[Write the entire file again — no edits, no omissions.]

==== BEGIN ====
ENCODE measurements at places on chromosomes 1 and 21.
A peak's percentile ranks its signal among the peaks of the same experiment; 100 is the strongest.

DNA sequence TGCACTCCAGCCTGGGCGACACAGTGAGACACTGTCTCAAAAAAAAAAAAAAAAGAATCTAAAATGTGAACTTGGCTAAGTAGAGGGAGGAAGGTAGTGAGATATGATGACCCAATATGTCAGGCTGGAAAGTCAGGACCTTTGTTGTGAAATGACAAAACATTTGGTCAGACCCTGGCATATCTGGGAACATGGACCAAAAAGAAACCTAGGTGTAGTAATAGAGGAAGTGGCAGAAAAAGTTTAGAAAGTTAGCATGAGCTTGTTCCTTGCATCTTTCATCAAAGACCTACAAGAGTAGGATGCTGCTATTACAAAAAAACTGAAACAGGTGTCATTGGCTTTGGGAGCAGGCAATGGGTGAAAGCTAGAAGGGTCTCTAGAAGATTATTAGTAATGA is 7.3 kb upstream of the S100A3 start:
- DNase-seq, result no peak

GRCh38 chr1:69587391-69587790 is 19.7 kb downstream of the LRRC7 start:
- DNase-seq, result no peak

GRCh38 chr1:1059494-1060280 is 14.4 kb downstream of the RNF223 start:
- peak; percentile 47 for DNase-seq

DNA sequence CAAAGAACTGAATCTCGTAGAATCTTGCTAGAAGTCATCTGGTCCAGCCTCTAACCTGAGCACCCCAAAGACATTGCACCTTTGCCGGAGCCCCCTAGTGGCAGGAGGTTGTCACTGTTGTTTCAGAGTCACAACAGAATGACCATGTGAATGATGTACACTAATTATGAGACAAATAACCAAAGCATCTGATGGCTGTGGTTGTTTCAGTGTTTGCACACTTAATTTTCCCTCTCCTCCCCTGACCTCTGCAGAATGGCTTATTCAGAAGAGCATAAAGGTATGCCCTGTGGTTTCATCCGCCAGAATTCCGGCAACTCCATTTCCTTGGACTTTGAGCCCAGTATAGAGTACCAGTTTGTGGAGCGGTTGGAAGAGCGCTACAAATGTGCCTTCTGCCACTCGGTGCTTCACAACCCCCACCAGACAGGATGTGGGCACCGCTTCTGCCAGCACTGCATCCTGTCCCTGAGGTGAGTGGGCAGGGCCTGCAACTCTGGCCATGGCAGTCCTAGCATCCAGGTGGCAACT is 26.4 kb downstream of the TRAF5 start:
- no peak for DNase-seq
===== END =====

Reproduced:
ENCODE measurements at places on chromosomes 1 and 21.
A peak's percentile ranks its signal among the peaks of the same experiment; 100 is the strongest.

DNA sequence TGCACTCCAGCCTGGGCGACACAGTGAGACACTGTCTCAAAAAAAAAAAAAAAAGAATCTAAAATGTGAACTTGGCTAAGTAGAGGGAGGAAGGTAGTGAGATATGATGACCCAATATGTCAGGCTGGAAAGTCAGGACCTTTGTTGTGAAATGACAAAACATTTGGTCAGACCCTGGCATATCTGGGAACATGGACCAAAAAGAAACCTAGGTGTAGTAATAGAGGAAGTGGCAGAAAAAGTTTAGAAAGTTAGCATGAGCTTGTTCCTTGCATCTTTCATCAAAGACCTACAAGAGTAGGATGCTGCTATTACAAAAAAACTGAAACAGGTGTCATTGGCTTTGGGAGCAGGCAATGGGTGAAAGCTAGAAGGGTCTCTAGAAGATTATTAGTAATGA is 7.3 kb upstream of the S100A3 start:
- DNase-seq, result no peak

GRCh38 chr1:69587391-69587790 is 19.7 kb downstream of the LRRC7 start:
- DNase-seq, result no peak

GRCh38 chr1:1059494-1060280 is 14.4 kb downstream of the RNF223 start:
- peak; percentile 47 for DNase-seq

DNA sequence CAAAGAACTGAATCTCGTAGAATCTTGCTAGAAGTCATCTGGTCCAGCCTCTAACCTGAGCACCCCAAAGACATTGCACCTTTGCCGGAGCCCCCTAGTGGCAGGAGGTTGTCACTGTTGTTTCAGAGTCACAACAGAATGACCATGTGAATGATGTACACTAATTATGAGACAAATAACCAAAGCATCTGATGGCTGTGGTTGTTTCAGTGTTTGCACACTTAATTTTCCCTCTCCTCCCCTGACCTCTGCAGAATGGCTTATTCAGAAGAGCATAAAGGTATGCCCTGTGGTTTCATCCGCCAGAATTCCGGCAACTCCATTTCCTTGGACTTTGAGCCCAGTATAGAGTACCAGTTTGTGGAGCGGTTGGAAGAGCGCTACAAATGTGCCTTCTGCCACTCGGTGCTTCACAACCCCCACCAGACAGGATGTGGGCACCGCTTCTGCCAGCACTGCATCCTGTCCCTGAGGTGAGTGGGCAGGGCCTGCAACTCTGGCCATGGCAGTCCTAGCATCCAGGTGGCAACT is 26.4 kb downstream of the TRAF5 start:
- no peak for DNase-seq